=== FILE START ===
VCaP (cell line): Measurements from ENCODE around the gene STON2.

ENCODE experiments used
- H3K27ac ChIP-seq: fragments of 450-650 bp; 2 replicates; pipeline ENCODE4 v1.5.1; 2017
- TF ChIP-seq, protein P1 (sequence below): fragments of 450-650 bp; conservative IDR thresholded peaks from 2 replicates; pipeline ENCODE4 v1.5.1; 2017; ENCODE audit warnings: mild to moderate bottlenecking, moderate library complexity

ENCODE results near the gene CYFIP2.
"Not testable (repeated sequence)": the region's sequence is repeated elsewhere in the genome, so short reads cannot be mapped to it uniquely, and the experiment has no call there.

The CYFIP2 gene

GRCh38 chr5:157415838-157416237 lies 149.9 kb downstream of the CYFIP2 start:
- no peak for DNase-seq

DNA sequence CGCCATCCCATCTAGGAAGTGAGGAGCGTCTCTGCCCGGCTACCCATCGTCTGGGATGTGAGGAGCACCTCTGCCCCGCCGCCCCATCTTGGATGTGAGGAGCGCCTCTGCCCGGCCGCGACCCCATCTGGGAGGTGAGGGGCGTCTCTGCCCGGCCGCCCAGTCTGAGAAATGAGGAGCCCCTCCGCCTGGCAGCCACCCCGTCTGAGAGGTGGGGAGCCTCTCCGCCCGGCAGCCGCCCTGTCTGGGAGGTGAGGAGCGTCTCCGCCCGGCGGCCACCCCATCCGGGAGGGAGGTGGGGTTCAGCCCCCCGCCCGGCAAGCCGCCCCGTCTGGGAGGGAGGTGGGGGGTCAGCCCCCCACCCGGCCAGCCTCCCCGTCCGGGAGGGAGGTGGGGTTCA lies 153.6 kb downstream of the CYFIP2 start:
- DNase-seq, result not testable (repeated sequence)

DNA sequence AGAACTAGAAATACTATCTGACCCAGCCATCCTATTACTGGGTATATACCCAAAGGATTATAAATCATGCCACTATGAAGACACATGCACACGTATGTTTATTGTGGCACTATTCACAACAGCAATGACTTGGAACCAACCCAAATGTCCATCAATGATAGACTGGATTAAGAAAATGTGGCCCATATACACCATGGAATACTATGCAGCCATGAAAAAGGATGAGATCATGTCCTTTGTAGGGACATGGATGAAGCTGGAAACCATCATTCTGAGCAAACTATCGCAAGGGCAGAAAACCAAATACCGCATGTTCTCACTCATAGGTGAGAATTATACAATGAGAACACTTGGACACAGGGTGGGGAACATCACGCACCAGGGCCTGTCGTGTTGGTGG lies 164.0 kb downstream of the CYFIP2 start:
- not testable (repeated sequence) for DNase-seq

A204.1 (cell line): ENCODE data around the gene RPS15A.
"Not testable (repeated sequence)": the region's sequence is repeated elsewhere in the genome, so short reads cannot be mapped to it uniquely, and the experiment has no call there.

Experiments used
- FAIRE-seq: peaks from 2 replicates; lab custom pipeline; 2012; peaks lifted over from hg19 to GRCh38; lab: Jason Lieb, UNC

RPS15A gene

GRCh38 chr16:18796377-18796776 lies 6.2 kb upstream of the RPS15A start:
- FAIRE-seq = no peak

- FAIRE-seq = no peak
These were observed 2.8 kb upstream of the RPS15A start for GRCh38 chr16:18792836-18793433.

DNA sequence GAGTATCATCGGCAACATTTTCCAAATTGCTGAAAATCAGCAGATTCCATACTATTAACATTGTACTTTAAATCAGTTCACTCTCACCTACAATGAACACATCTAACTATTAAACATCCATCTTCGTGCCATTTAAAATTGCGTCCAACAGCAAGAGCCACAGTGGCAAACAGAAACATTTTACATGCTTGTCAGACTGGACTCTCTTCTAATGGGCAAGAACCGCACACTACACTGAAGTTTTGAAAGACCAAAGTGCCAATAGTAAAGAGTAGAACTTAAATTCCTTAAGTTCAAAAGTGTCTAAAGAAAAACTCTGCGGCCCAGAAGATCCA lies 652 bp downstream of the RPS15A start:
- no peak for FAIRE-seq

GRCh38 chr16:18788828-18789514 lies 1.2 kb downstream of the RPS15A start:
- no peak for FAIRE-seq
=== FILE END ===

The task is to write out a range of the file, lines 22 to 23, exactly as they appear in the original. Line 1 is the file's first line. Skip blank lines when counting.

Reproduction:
These were observed 2.8 kb upstream of the RPS15A start for GRCh38 chr16:18792836-18793433.

DNA sequence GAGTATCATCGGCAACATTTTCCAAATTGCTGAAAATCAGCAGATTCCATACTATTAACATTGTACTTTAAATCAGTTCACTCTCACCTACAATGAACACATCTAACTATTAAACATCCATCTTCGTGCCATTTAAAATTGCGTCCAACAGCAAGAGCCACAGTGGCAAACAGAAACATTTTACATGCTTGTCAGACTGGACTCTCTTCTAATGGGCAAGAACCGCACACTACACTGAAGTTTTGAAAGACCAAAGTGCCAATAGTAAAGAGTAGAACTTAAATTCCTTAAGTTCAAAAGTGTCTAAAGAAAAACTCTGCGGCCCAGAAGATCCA lies 652 bp downstream of the RPS15A start: